Here are the top business, market, and economic stories you should be watching today in the UK, Europe, and abroad:
The UK’s services sector emerged from the doldrums of the coronavirus crisis and returned to growth in July, with activity expanding at its fastest pace since 2015.
A closely watched survey by IHS Markit found that the sector’s purchasing managers’ index (PMI) reading came in at 56.5 in July, up from 47.1 in June and sharply higher than the all-time record low of 13.4 in April.
The services sector is hugely important to the UK economy — it includes finance, law, retail, engineering, and consulting — and accounts for around 80% of the country’s economic output.
PMIs are an indicator of private sector activity and are given on a scale of 1 to 100. Anything above 50 signals growth, and anything below means contraction.
While the index has climbed each month since April, the latest reading — the highest since July 2015 — is the first to signal a return to growth for the sector.
Some 38% of respondents to the survey said they had seen an increase in business activity in July, while around 24% signalled a decline.
Premium German carmaker BMW (BMW.DE) today reported a quarterly net loss of €212m (£191m, $250m) in the second quarter, compared to a profit of €1.45bn the same time a year ago, as the coronavirus crisis forced car plants and dealerships to shut and dented sales.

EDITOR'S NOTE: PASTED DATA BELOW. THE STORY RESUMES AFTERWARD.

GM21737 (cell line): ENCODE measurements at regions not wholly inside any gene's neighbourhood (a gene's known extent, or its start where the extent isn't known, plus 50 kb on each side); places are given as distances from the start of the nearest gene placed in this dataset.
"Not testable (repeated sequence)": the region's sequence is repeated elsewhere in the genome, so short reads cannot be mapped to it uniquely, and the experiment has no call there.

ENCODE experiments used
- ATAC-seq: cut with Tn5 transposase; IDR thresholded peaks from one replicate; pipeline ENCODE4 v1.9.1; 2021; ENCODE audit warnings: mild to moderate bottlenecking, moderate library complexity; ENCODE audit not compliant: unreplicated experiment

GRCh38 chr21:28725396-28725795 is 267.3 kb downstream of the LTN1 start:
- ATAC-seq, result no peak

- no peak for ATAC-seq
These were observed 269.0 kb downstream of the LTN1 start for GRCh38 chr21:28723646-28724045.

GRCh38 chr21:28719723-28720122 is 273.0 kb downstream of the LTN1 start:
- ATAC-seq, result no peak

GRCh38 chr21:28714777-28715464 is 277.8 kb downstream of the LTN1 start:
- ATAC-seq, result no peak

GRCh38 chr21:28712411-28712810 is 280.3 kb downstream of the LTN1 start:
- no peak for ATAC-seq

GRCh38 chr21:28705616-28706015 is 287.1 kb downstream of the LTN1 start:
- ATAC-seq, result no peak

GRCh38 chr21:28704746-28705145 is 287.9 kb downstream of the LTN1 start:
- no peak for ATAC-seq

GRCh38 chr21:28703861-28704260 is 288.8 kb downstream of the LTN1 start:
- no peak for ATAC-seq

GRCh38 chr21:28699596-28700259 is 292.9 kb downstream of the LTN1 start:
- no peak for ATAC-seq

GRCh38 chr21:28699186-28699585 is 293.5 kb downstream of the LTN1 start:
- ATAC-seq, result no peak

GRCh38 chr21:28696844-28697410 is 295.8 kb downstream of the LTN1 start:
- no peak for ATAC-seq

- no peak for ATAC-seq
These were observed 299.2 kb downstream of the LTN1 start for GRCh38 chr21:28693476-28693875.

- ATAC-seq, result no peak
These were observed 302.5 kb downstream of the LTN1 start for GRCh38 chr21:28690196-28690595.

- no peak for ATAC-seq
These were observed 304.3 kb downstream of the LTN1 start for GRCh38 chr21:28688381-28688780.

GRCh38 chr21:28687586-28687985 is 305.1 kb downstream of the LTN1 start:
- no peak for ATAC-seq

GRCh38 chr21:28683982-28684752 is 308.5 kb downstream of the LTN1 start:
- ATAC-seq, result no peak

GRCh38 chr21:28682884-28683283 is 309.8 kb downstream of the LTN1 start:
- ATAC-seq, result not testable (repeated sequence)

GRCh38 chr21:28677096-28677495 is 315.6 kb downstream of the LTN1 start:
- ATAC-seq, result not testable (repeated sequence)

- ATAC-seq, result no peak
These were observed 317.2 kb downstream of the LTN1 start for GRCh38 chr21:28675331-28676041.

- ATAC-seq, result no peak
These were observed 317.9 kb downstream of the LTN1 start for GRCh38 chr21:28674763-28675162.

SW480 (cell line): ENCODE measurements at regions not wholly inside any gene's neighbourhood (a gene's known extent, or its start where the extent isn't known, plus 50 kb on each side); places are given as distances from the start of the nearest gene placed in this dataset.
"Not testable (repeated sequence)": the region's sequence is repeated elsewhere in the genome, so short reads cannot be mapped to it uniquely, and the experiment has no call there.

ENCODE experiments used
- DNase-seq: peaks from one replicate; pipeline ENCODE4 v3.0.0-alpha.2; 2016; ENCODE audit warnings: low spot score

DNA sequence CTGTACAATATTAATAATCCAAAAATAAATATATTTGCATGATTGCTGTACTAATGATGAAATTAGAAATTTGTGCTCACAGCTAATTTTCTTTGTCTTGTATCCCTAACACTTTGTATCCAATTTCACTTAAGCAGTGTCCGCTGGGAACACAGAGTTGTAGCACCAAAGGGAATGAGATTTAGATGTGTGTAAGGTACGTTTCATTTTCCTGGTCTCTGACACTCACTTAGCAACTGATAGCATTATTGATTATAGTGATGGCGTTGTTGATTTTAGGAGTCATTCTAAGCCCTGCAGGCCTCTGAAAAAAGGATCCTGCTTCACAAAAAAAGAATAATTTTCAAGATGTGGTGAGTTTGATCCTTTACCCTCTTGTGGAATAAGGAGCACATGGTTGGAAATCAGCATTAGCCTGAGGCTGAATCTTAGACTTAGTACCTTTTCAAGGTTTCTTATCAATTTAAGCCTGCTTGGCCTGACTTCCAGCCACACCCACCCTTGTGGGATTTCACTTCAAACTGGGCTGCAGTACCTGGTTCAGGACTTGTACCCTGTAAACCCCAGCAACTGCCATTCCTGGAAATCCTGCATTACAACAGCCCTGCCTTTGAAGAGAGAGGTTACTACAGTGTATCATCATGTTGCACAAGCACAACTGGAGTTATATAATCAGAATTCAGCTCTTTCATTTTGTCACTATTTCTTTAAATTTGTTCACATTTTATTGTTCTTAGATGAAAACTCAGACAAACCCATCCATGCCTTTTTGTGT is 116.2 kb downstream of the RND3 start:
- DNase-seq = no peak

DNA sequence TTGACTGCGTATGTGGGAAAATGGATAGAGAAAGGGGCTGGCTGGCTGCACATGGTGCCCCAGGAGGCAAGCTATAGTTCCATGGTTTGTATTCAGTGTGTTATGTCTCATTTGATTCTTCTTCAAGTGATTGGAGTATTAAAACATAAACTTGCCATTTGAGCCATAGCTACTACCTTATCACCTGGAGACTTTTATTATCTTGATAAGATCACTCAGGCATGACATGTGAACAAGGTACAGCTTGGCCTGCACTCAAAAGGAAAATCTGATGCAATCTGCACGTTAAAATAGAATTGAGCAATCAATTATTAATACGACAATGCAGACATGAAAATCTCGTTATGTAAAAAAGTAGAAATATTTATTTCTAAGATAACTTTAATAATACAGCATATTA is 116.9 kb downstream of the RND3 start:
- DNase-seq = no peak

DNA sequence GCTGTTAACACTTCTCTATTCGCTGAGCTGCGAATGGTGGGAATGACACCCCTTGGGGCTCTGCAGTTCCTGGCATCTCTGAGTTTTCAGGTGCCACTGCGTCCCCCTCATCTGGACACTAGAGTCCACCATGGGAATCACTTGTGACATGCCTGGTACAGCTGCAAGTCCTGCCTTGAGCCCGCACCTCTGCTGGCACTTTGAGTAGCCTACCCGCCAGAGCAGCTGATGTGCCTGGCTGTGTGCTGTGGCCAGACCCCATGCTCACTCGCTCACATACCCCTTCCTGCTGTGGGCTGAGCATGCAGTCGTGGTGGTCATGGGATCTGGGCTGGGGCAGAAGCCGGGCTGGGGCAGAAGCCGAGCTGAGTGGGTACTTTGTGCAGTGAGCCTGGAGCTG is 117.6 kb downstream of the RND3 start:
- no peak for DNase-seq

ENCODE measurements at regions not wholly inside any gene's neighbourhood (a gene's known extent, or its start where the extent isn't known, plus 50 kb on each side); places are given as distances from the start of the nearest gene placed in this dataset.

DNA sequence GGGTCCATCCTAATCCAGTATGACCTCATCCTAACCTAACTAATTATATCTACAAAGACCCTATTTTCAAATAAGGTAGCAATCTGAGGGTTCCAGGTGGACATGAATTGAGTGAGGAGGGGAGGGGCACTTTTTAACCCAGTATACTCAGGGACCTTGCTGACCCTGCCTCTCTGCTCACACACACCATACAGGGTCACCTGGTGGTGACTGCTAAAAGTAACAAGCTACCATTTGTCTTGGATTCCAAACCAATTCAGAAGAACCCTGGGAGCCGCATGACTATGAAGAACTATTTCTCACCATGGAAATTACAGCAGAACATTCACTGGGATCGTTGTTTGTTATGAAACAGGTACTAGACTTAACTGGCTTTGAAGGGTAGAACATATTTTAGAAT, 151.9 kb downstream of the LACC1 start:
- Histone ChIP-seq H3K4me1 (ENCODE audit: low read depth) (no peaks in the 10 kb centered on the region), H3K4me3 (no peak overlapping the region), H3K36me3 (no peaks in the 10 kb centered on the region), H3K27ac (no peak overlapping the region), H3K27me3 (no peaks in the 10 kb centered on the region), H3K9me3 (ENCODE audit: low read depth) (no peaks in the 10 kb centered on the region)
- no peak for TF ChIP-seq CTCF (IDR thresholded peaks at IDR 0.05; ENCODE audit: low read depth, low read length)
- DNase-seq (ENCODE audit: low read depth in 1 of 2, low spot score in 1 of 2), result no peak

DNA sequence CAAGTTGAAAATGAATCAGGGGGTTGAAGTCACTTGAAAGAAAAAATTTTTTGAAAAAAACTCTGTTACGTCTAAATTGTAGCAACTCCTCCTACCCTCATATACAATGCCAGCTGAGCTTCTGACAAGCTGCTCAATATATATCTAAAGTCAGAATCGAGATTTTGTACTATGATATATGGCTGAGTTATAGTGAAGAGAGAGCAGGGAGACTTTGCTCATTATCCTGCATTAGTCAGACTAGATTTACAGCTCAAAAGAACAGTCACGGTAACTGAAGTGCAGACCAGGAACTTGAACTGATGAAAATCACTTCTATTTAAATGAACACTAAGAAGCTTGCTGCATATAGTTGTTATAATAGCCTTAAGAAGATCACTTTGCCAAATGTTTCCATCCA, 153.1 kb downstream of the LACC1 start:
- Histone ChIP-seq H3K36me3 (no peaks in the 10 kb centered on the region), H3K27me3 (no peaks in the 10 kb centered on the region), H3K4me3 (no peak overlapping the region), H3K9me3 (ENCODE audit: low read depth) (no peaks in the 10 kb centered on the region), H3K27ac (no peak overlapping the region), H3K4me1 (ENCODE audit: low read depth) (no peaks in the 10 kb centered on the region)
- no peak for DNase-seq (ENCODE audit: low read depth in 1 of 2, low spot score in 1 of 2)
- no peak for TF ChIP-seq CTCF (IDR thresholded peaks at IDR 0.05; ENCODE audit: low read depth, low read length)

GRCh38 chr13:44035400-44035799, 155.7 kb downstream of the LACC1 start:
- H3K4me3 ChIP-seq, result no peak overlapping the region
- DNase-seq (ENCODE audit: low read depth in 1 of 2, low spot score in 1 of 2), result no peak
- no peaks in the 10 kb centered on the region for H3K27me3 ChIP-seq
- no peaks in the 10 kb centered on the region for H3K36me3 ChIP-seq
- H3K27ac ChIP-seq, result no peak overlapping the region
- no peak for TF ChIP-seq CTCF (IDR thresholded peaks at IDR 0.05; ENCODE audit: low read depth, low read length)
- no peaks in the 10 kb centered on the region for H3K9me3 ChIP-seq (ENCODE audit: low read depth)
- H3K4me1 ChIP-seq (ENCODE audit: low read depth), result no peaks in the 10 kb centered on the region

“Our swift responsiveness and consistent management strategy enabled us to limit the impact of the corona pandemic on the BMW Group during the first half of the year,” said BMW chief executive Oliver Zipse in a statement. “We are now looking ahead to the second six-month period with cautious optimism and continue to target an EBIT margin between 0 and 3% for the Automotive segment in 2020.”
Before interest and taxes, the Munich-based carmaker posted a €666m loss in the second quarter. It said today it expected group pretax profit this year to be “significantly lower than 2019.”
In the first six months of the year, new registrations were down by 26% for BMW, with sales in the UK seeing the biggest drop of 49%.
New car registrations in the UK increased in July for the first time this year, after lockdowns lifted and dealerships fully opened again.
The July data from Society of Motor Manufacturers and Traders (SMMT) shows an 11.3% increase in new car sales last month, to 174,887 units, compared to the same month last year.
However, demand is down 41% for the year to date, the forecast is for a full-year drop in demand of around 30%, totalling £20bn ($26.2bn) in lost sales, the SMMT said.
“July’s figures are positive, with a boost from demand pent up from earlier in the year and some attractive offers meaning there are some very good deals to be had,” SMMT chief executive Mike Hawes said. “We must be cautious, however, as showrooms have only just fully reopened nationwide and there is still much uncertainty about the future.”
Carmakers in the UK suffered their worst sales slump since the year after World War II in April and May — just 197 cars were produced in April and 5,314 in May.